Doug Brown, PE
Doug received his Bachelor of Science in Architectural Engineering and his Bachelor of Science in Environmental Design degrees from the University of Kansas. His project…View Profile
Running has always been a part of my life. It’s a great stress reliever that worked well for me in college. It was also a way to keep fitness a part of my life so I continued to run as I entered into my career for the same reasons. Sure, I had periods where I dropped off due to conflicts, project schedules or just plain laziness. And, yes, those usually resulted in a few extra-unwanted pounds as well. But, at some point, I always found myself getting back on the pavement to catch a few miles several times a week.
Several years ago, I was attending a friend’s party. In a conversation with one of the guests, we started talking about running. He had formed a group a few years earlier that ran every Tuesday and Thursday morning at 6am. He invited me to join. I was hesitant. I had always run alone, done the same course, and always after work. It was a routine and a ritual for me. I was certain there was no way I was going to change.
Many months went by and our paths crossed again. One of the members of his group was leaving Tulsa and again, he invited me to join. He also encouraged me to workout with him at the gym as well. For some reason, the timing was right. I had turned 45 years old and I felt like I needed to make a change and this was an opportunity to do that.
So, I said, “Sure, I’ll see you Tuesday”.
It’s been nearly ten years since I joined the group. It has now become the new ritual and the new routine for me. We have over 20 courses we run and I’ve come up with a nickname for each one. I log the runs each month so we don’t duplicate and determine what course we will run each time. My wife gave me a Garmin in 2010 so now I know how many miles we’ve run and how many feet we’ve ascended and descended over the last 5 years. It’s fun and the group says it’s the engineer in me. They’re right.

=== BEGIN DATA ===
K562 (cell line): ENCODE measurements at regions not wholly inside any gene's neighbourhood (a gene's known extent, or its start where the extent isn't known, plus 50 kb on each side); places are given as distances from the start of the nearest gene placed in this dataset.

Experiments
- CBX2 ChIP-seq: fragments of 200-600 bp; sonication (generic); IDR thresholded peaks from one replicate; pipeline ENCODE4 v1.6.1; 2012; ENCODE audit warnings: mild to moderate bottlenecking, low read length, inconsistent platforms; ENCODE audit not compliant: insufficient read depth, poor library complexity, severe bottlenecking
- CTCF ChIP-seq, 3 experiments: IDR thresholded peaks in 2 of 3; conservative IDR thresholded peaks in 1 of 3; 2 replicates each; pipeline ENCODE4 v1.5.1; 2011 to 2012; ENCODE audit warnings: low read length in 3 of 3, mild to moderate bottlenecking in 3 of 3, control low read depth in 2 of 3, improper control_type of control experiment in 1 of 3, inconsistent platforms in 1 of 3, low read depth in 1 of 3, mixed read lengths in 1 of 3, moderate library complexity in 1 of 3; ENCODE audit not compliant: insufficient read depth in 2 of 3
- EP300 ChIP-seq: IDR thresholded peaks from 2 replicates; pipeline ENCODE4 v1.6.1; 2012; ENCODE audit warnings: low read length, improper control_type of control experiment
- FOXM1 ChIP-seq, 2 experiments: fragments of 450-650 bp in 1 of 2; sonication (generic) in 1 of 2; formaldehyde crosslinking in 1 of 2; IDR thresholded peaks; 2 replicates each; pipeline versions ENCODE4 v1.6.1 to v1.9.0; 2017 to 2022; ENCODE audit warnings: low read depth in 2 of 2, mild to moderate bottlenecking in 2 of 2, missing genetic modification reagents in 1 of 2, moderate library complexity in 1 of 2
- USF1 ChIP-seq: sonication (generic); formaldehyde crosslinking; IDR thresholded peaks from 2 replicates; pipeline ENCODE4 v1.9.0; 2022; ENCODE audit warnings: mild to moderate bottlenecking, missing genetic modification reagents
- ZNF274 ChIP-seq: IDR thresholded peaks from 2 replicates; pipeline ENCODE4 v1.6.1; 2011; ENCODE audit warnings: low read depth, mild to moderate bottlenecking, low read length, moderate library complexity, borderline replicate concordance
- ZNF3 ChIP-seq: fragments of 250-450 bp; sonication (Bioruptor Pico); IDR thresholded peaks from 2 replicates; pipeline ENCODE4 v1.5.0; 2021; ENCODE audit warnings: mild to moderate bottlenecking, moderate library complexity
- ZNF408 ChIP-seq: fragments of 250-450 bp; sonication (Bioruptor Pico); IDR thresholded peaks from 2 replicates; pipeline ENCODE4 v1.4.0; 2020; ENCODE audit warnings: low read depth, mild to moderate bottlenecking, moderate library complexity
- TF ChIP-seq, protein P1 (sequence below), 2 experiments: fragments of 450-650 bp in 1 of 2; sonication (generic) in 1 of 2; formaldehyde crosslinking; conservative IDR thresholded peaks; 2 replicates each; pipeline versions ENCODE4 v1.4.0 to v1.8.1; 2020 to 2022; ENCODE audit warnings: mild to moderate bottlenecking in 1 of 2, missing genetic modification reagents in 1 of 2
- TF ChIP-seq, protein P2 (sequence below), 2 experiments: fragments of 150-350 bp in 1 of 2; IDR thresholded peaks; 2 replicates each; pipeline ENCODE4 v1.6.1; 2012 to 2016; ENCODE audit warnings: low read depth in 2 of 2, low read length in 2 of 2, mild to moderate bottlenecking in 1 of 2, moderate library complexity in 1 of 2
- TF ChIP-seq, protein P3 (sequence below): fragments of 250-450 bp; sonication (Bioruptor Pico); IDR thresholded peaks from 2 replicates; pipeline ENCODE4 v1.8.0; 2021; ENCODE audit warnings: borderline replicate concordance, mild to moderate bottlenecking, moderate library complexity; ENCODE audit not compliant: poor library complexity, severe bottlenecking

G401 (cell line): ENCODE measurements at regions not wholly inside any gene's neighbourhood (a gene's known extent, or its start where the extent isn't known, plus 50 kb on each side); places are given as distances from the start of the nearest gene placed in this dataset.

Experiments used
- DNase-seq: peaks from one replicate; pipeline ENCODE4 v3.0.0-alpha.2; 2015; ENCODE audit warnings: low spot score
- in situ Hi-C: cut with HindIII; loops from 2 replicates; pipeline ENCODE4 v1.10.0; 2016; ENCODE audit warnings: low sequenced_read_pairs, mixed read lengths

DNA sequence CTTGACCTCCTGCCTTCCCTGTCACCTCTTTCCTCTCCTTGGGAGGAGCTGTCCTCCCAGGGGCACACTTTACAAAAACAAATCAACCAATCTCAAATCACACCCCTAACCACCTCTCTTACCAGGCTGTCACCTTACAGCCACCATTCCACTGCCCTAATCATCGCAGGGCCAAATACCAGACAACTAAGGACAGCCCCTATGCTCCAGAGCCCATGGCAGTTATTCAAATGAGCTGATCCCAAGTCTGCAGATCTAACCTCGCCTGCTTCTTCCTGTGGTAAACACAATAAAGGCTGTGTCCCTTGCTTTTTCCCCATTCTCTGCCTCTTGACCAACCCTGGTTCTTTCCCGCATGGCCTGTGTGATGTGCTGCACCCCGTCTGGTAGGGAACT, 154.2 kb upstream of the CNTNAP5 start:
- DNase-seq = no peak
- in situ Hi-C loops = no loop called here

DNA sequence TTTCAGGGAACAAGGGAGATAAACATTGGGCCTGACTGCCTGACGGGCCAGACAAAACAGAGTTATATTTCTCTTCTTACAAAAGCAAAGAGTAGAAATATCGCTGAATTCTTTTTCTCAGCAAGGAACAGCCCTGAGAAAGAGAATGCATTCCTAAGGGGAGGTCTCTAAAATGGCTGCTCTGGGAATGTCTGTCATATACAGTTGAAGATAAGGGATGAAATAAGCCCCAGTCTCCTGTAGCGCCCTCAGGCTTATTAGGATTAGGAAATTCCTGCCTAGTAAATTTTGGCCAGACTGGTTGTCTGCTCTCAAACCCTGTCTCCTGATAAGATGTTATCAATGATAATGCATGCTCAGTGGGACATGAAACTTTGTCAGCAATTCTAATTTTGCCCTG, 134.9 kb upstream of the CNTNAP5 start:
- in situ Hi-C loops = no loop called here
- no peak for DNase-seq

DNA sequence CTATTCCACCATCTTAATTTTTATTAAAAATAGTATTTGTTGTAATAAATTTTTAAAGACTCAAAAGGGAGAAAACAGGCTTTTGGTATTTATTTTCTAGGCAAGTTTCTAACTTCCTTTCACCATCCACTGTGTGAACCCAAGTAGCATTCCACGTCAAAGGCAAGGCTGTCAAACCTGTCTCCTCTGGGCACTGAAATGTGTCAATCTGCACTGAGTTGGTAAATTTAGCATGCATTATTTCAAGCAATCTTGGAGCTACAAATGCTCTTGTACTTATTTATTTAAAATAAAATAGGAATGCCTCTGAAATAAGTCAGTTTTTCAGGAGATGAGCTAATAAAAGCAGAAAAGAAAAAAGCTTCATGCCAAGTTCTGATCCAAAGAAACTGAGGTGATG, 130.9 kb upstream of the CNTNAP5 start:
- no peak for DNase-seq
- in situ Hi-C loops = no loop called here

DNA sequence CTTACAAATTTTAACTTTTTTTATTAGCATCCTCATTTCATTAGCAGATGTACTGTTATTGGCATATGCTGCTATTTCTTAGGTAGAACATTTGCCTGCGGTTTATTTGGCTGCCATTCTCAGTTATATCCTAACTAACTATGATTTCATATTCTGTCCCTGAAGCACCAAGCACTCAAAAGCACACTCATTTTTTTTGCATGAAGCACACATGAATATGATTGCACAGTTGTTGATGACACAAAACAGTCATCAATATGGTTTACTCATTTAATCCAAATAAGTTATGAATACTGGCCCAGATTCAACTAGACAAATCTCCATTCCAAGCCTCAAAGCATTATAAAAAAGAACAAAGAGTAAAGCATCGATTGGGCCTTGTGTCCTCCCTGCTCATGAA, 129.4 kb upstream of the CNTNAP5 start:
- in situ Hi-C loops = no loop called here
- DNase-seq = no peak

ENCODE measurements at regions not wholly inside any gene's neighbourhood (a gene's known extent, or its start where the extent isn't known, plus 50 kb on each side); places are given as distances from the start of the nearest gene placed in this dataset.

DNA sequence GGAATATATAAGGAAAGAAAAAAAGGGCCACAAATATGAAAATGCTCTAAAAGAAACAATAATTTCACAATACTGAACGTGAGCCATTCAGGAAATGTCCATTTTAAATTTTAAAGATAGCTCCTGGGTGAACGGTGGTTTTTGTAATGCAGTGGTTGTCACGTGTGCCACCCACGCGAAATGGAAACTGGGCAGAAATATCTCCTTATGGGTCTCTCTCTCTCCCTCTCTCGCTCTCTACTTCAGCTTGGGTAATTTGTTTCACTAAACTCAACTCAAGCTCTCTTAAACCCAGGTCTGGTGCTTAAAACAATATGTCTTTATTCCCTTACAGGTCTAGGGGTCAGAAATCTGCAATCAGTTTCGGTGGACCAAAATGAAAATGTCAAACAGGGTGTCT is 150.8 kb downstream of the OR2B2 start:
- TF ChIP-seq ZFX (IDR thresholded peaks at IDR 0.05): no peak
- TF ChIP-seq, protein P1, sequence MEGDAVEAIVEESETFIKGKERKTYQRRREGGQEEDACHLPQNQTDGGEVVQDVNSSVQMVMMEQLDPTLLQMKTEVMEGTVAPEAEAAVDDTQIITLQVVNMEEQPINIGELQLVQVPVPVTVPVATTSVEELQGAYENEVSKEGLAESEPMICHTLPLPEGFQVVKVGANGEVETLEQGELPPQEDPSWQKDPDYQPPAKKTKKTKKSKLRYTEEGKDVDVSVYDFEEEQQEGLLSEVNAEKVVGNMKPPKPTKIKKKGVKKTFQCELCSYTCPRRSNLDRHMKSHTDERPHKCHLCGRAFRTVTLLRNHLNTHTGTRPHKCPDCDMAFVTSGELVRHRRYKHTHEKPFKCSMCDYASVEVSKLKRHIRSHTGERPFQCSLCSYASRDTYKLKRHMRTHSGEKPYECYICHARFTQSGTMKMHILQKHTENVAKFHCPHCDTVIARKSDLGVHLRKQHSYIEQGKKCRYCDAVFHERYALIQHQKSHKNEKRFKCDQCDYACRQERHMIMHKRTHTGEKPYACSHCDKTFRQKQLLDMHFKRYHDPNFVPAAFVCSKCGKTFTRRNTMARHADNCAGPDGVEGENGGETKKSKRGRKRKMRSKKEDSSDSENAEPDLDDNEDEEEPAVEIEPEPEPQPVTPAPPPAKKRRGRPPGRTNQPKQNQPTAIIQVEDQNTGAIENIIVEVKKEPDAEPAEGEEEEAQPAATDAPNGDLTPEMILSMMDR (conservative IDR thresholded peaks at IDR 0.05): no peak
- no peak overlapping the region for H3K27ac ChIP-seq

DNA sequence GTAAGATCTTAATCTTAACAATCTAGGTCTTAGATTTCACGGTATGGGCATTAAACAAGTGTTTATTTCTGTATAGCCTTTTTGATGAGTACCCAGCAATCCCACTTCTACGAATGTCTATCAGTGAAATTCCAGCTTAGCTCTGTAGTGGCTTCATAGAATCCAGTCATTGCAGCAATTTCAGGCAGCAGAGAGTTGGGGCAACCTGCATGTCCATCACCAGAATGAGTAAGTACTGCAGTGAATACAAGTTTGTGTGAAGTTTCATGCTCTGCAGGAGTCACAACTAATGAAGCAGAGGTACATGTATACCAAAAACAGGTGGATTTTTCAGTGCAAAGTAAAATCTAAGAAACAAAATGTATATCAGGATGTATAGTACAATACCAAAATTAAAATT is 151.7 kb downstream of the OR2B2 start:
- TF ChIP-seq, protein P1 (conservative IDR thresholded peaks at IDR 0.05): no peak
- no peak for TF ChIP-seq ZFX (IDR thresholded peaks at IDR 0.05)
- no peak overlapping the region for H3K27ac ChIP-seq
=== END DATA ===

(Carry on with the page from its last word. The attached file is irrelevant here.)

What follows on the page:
What I didn’t expect was the “village” this would create. During our runs and our coffee after, we’ve shared stories about our lives, kids, and careers, both happy and sad. We’ve mentored the younger members and learned from them as well. We’ve endured injuries followed by slow recoveries through the support of those around us. We’ve encouraged each other to press on when the temperature is in the teens, or the sweltering humidity of an Oklahoma summer takes it all out of you. Treasured and lasting friendships have formed. It’s been an enriching life experience.
As with any group, it’s been dynamic over those ten years. People have come and go, moved on, or their lives just don’t allow them to participate anymore. But, every Tuesday and Thursday, we drag ourselves out of bed and get our four miles in. But, the best parts for me will always the engagement both during and after. You won’t find that when running alone. It takes a village to make that happen.
I’m glad I said “see you Tuesday” those many years ago.